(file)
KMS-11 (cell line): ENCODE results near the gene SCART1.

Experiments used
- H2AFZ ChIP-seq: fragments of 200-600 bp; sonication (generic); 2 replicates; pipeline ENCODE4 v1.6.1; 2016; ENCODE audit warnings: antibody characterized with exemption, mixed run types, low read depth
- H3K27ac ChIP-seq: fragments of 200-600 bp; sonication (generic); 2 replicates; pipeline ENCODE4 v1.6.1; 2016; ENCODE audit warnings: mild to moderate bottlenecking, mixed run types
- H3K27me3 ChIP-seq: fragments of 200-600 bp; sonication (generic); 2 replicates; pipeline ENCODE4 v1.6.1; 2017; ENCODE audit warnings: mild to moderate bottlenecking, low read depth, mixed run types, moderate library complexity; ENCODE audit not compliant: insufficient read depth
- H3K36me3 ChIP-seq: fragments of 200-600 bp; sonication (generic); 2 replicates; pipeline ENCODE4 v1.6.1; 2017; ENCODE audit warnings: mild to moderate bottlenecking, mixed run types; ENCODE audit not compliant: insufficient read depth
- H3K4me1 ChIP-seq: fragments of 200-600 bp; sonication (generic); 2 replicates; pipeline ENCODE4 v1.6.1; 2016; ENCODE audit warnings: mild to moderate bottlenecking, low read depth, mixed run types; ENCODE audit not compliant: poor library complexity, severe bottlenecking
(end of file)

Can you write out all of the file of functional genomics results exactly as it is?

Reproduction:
KMS-11 (cell line): ENCODE results near the gene SCART1.

Experiments used
- H2AFZ ChIP-seq: fragments of 200-600 bp; sonication (generic); 2 replicates; pipeline ENCODE4 v1.6.1; 2016; ENCODE audit warnings: antibody characterized with exemption, mixed run types, low read depth
- H3K27ac ChIP-seq: fragments of 200-600 bp; sonication (generic); 2 replicates; pipeline ENCODE4 v1.6.1; 2016; ENCODE audit warnings: mild to moderate bottlenecking, mixed run types
- H3K27me3 ChIP-seq: fragments of 200-600 bp; sonication (generic); 2 replicates; pipeline ENCODE4 v1.6.1; 2017; ENCODE audit warnings: mild to moderate bottlenecking, low read depth, mixed run types, moderate library complexity; ENCODE audit not compliant: insufficient read depth
- H3K36me3 ChIP-seq: fragments of 200-600 bp; sonication (generic); 2 replicates; pipeline ENCODE4 v1.6.1; 2017; ENCODE audit warnings: mild to moderate bottlenecking, mixed run types; ENCODE audit not compliant: insufficient read depth
- H3K4me1 ChIP-seq: fragments of 200-600 bp; sonication (generic); 2 replicates; pipeline ENCODE4 v1.6.1; 2016; ENCODE audit warnings: mild to moderate bottlenecking, low read depth, mixed run types; ENCODE audit not compliant: poor library complexity, severe bottlenecking